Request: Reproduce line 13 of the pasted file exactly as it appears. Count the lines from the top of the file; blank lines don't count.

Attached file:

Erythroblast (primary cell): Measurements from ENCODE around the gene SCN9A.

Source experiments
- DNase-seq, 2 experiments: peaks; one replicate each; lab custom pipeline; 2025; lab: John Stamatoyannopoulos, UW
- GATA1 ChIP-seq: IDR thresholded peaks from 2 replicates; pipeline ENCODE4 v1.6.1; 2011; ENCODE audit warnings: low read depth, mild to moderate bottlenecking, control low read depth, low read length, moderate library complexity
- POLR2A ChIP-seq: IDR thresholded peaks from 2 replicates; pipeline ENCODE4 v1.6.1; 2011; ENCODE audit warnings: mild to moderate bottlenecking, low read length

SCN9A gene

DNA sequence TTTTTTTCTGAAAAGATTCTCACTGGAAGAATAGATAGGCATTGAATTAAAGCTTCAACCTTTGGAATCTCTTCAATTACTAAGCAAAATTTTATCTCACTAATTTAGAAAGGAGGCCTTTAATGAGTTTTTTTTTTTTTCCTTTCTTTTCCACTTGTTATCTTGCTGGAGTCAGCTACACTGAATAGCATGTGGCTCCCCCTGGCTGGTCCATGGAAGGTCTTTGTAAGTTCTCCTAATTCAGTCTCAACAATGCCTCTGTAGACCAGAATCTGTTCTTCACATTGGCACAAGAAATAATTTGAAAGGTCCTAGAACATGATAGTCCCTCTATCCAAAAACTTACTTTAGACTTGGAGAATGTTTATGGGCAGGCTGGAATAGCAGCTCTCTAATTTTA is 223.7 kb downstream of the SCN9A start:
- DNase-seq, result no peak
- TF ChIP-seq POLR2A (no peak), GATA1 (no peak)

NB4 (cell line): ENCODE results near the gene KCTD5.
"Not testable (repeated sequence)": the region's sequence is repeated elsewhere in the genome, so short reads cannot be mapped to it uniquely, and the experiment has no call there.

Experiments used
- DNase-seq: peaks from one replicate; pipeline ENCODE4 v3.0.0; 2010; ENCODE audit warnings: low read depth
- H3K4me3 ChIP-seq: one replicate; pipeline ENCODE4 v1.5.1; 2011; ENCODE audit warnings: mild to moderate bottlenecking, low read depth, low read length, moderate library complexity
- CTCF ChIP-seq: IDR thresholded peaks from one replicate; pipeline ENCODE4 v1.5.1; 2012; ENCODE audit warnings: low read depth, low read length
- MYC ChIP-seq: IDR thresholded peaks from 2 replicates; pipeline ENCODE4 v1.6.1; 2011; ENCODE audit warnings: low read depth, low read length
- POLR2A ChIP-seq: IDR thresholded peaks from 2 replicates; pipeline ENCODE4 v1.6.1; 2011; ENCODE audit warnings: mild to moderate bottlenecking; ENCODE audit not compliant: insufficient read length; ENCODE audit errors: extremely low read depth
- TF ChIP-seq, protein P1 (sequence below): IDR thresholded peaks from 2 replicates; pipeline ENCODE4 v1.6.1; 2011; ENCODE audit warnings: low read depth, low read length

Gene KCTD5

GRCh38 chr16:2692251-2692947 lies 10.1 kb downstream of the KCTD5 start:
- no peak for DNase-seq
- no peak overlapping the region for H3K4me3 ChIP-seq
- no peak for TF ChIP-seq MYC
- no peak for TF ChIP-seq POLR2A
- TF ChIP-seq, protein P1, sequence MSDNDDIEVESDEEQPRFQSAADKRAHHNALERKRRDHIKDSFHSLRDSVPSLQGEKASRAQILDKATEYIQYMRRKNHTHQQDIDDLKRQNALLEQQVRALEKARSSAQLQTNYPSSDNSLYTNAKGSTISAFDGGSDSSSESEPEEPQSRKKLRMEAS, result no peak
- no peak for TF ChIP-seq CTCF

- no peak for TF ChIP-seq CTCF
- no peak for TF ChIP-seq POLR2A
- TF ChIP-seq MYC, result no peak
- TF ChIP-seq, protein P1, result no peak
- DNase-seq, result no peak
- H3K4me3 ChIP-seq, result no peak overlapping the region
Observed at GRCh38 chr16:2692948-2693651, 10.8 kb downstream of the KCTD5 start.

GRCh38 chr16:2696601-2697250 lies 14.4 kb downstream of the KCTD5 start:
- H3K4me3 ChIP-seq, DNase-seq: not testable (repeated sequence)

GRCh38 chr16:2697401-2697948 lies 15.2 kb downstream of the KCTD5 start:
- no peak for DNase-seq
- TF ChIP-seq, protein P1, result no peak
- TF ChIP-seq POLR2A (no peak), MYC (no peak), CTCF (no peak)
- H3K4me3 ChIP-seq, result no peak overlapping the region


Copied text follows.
- DNase-seq: peaks from one replicate; pipeline ENCODE4 v3.0.0; 2010; ENCODE audit warnings: low read depth